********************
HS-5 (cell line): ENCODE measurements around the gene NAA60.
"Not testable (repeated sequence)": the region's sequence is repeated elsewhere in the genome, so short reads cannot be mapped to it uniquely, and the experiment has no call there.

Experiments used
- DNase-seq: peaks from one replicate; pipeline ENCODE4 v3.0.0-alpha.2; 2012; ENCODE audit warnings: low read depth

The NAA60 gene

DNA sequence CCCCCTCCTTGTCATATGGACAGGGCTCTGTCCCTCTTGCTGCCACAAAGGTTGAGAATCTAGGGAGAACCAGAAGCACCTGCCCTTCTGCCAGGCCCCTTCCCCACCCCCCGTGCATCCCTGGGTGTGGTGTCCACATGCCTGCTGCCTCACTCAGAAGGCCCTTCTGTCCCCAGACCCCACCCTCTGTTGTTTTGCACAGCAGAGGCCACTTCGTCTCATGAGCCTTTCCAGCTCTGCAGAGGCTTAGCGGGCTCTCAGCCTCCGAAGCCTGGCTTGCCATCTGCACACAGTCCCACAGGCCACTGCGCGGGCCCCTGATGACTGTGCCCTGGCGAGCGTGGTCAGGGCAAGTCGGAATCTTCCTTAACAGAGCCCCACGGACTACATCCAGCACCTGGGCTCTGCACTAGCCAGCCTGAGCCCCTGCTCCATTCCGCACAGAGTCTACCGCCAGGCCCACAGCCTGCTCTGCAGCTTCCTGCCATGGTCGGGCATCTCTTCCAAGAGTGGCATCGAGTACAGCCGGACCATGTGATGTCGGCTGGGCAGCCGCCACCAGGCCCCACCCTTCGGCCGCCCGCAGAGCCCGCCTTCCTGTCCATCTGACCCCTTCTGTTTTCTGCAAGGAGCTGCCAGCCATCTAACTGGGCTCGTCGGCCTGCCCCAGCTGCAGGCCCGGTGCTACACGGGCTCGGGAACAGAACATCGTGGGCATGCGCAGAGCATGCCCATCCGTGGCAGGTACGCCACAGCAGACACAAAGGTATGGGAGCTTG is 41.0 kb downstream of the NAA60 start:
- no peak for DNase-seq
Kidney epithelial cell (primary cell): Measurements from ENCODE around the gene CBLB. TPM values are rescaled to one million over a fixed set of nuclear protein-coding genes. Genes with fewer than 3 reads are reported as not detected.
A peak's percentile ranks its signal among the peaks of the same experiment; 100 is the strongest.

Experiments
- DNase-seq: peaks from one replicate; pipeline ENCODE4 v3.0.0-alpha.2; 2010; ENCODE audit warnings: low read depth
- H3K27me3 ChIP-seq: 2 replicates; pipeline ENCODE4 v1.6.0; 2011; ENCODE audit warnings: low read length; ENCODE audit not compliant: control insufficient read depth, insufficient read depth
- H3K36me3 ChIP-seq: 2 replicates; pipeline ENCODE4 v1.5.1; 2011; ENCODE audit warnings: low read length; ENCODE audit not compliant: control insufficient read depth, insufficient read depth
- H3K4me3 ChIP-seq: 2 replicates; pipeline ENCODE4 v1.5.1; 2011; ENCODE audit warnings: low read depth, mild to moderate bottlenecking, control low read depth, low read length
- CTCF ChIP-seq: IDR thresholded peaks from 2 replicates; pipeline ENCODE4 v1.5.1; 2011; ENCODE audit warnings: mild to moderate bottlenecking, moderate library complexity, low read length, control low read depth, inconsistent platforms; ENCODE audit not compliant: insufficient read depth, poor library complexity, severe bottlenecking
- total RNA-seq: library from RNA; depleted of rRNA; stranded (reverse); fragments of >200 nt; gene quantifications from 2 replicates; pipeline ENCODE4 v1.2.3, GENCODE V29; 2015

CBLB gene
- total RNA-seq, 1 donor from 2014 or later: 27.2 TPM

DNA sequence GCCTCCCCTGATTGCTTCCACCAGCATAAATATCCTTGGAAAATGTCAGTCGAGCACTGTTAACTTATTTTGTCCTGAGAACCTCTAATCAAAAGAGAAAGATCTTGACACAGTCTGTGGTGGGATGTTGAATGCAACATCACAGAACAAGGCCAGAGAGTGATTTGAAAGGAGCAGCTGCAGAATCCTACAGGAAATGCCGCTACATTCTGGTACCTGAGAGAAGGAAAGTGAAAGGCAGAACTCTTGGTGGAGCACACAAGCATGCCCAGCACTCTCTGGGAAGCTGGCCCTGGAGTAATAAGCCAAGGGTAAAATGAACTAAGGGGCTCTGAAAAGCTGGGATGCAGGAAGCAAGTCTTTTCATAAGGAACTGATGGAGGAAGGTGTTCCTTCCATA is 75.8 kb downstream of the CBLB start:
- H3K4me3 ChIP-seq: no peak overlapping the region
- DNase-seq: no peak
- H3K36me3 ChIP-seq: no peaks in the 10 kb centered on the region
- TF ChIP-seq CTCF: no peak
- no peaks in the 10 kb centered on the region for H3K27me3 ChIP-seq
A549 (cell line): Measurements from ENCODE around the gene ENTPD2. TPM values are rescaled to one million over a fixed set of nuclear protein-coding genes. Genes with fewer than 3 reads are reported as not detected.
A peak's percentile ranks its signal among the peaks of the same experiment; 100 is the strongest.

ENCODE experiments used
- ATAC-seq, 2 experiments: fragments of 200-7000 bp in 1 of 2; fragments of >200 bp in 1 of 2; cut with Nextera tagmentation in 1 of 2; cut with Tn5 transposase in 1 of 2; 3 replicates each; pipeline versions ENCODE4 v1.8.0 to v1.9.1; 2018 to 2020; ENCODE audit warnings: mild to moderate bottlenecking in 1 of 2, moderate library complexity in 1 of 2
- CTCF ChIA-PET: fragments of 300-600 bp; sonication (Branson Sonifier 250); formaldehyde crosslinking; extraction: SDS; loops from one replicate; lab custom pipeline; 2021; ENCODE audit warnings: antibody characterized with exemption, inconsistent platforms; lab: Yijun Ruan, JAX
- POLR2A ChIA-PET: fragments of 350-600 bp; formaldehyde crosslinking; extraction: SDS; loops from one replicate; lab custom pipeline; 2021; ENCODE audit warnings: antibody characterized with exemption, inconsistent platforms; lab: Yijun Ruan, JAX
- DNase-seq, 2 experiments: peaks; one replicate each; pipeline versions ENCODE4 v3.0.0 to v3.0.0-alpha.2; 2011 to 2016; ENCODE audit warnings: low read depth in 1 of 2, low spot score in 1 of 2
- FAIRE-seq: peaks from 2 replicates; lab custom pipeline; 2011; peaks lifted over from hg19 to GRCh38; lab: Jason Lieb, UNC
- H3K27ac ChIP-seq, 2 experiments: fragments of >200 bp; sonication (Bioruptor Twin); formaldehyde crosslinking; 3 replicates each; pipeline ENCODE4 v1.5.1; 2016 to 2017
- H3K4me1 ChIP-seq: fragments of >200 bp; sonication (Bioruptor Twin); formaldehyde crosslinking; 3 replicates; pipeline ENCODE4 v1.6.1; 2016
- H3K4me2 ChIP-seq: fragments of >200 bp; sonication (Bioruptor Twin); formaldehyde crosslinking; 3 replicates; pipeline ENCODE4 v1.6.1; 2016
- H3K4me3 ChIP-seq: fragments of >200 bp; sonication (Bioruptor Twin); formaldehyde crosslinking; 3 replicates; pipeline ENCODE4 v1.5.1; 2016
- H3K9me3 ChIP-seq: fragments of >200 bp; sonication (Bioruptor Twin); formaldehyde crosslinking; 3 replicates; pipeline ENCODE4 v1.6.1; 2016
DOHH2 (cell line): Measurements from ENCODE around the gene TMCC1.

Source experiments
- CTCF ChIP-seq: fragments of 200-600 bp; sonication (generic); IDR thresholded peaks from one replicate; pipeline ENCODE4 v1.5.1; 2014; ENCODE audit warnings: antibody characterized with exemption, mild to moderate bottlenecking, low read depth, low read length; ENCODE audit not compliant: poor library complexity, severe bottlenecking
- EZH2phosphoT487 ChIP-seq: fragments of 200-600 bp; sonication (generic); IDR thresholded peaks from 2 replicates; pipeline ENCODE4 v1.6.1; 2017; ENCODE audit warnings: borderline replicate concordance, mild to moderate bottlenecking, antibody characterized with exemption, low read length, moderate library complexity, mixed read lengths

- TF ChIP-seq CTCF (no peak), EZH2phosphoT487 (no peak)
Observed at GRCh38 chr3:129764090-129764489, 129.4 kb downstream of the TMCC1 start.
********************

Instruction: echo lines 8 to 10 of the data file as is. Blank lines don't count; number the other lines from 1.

Kidney epithelial cell (primary cell): Measurements from ENCODE around the gene CBLB. TPM values are rescaled to one million over a fixed set of nuclear protein-coding genes. Genes with fewer than 3 reads are reported as not detected.
A peak's percentile ranks its signal among the peaks of the same experiment; 100 is the strongest.

Experiments